Panel 1

Panel 12024-06-26T20:01:24+00:00

The Great 6G Spectrum Debate

Tuesday, 4 June 2024, 14:00-15:30, Elisabeth Hall


  • Marja Matinmikko-Blue (Univ. Oulu, FI)

Motivation and Background

The radio spectrum is a scarce but renewable natural resource, which is vital for wireless communications. Spectrum decisions by the regulators ultimately define the markets for years to come. For decades the mobile communication sector has successfully secured new harmonized exclusive spectrum bands for mobile network operators (MNOs) to deploy the latest cellular technology generations through global World Radiocommunication Conference (WRC) process at the ITU-R. Several countries have introduced local spectrum licensing in 5G opening the mobile market to new entry despite strong stakeholder resistance. 5G spectrum decisions also alerted the sector about coexistence challenges with incumbent spectrum users with potential interference incidents.
Debate around 6G spectrum has started and WRC-23 opened the door to study specific frequency bands for 6G. The mobile communication sector is interested in the lower bands below 15 GHz despite research efforts in the terahertz regime. The incumbent spectrum users resist any new mobile spectrum allocations in the bands they are using. The voices of end users or entrants without power are barely heard in the spectrum process. Very few researchers take part or even know how to contribute. The research community has actively proposed techniques for more dynamic and flexible spectrum access in the cognitive radio era a decade ago with 27 000+ papers in IEEE Xplore but failed to consider actual stakeholder needs, characteristics of incumbent systems and the underlying regulations. As a result, proposed spectrum sharing techniques using cognitive radio system capabilities have remained as unused as the spectrum bands they claimed to access.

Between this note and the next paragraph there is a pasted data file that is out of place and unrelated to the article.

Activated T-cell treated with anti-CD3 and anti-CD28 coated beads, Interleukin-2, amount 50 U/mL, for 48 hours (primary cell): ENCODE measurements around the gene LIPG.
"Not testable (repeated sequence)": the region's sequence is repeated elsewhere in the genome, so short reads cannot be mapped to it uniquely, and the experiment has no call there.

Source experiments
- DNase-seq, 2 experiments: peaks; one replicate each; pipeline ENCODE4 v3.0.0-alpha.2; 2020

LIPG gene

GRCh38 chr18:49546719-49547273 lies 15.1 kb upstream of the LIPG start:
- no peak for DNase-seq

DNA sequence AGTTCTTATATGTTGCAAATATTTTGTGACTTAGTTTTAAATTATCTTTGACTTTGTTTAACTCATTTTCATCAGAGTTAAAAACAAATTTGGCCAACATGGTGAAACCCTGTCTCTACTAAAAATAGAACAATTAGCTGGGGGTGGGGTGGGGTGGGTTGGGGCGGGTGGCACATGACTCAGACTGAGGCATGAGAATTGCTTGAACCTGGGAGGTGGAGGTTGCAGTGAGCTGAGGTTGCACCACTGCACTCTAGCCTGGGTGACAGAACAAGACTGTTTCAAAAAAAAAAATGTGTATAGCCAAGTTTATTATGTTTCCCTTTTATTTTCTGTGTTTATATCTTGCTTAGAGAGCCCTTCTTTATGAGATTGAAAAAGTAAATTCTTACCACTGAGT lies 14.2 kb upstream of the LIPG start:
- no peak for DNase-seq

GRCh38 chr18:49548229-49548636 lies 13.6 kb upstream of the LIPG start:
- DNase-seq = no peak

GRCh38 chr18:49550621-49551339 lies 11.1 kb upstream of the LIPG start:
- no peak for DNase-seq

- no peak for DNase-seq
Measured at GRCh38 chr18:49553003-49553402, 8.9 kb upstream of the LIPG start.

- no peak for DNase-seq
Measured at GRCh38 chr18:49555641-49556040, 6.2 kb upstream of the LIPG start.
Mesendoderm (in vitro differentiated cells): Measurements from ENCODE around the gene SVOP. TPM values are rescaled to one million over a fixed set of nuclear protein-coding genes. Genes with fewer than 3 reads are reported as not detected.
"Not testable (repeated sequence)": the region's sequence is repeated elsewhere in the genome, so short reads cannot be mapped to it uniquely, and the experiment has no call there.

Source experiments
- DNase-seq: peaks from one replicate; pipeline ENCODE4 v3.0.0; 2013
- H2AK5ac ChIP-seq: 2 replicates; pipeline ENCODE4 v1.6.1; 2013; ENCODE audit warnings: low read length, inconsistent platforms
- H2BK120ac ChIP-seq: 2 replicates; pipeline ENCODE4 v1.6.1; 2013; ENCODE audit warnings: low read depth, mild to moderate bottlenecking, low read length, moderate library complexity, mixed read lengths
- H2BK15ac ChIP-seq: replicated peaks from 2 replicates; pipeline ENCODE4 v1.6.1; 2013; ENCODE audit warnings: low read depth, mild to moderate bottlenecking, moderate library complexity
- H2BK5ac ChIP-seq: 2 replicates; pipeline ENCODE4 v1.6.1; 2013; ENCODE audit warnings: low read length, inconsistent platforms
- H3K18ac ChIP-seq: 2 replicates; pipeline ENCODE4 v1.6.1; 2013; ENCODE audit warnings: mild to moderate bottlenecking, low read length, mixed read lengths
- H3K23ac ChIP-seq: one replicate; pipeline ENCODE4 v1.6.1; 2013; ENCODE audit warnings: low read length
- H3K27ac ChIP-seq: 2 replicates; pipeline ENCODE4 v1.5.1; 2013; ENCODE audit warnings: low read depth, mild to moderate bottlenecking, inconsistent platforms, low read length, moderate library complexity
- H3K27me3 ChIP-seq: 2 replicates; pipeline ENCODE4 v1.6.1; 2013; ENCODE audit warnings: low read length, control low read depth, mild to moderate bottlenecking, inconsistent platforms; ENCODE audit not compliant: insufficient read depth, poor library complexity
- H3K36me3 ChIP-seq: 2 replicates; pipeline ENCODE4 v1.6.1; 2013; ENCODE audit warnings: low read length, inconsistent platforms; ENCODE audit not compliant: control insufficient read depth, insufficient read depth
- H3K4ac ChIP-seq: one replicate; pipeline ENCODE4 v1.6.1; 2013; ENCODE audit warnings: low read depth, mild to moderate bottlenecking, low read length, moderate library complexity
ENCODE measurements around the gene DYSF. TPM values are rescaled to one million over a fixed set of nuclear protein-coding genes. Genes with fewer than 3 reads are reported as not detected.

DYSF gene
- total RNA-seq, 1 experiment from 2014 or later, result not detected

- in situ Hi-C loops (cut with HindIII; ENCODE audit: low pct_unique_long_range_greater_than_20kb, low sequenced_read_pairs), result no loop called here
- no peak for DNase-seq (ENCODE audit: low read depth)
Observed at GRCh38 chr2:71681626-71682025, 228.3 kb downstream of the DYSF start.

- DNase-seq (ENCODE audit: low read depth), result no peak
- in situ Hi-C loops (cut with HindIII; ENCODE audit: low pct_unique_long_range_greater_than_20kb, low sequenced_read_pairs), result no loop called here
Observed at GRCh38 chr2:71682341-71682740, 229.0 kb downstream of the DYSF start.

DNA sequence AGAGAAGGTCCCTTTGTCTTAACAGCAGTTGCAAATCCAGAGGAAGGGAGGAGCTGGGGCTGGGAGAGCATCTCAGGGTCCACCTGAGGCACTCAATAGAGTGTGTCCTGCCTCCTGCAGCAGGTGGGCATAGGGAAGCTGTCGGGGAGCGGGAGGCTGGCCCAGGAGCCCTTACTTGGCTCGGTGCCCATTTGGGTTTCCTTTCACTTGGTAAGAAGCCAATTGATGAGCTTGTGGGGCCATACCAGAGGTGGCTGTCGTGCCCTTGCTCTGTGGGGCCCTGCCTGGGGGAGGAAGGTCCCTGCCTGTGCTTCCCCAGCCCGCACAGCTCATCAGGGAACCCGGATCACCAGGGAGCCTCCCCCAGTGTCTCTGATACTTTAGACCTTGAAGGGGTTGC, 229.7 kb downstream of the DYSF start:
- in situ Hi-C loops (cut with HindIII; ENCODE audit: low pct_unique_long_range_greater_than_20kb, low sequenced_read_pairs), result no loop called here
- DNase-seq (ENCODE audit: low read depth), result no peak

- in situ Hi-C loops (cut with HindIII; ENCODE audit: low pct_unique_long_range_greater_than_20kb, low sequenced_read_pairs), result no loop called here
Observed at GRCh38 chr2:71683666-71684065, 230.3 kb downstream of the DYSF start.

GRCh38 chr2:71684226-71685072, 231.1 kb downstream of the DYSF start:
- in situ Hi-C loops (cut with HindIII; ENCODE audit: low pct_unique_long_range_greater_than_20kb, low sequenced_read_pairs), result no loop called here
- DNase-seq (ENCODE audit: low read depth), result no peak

Spectrum management in the 6G era needs to consider more flexible and dynamic approaches to spectrum access based on spectrum sharing for reaching long-term compromises between conflicting stakeholder claims. This will impact 6G development as different ways to access the spectrum need to be integrated into the technology development from the beginning instead of posing restrictions afterwards. Finally, sustainability as the globally agreed overarching design principle for 6G has to cover the scarce spectrum resource to develop sustainable spectrum management so that our actions today do not limit the range of options open to future (human and technology) generations.


  1. What should be done differently in spectrum management in the 6G era?
  2. How to bridge the gaps between academic research, companies’ conflicting agendas and regulators’ decision-making process?
  3. Who should pay for what in the context of spectrum management?
  4. What could sustainability mean in 6G spectrum management?
  5. Questions from the audience will follow.


The panel is composed of (see CVs below):

  • Chair: Marja Matinmikko-Blue (Univ. of Oulu/6G Flagship, FI) (moderator)
  • Eiman Mohyeldin (Nokia, )
  • Martha Suarez (Dynamic Spectrum Alliance (DSA), )
  • Doriana Guiducci, European Communication Office (ECO),
  • Robin Leblon (Citymesh, )

Marja Matinmikko-Blue

Marja Matinmikko-Blue is Director of Sustainability and Regulation at 6G Flagship and Research Director of Infotech Oulu at the University of Oulu, Finland. She has a Doctor of Science degree in communications engineering on cognitive radio systems and a Doctor of Philosophy degree in industrial engineering and management on stakeholder analysis for spectrum sharing from the University of Oulu. She is adjunct professor in spectrum management. She has been conducting multi-disciplinary research into the technical, business, and regulatory aspects of future mobile communication systems in close collaboration with industry, academia, and regulators for over two decades. She has published 200+ scientific papers and prepared 160+ contributions to regulatory bodies at national, European and international levels.